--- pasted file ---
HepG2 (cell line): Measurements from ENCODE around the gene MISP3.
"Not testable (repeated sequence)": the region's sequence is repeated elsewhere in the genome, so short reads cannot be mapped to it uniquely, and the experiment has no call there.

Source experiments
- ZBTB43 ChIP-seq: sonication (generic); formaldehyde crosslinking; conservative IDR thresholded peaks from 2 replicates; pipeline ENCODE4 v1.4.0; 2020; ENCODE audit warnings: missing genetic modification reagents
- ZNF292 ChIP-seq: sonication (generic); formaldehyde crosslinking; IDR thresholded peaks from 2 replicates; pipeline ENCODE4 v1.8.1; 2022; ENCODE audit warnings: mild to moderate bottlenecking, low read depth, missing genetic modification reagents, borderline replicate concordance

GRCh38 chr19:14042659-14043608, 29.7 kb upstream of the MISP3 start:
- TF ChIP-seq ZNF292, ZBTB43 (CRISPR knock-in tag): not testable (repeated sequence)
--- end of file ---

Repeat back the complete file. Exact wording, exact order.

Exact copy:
HepG2 (cell line): Measurements from ENCODE around the gene MISP3.
"Not testable (repeated sequence)": the region's sequence is repeated elsewhere in the genome, so short reads cannot be mapped to it uniquely, and the experiment has no call there.

Source experiments
- ZBTB43 ChIP-seq: sonication (generic); formaldehyde crosslinking; conservative IDR thresholded peaks from 2 replicates; pipeline ENCODE4 v1.4.0; 2020; ENCODE audit warnings: missing genetic modification reagents
- ZNF292 ChIP-seq: sonication (generic); formaldehyde crosslinking; IDR thresholded peaks from 2 replicates; pipeline ENCODE4 v1.8.1; 2022; ENCODE audit warnings: mild to moderate bottlenecking, low read depth, missing genetic modification reagents, borderline replicate concordance

GRCh38 chr19:14042659-14043608, 29.7 kb upstream of the MISP3 start:
- TF ChIP-seq ZNF292, ZBTB43 (CRISPR knock-in tag): not testable (repeated sequence)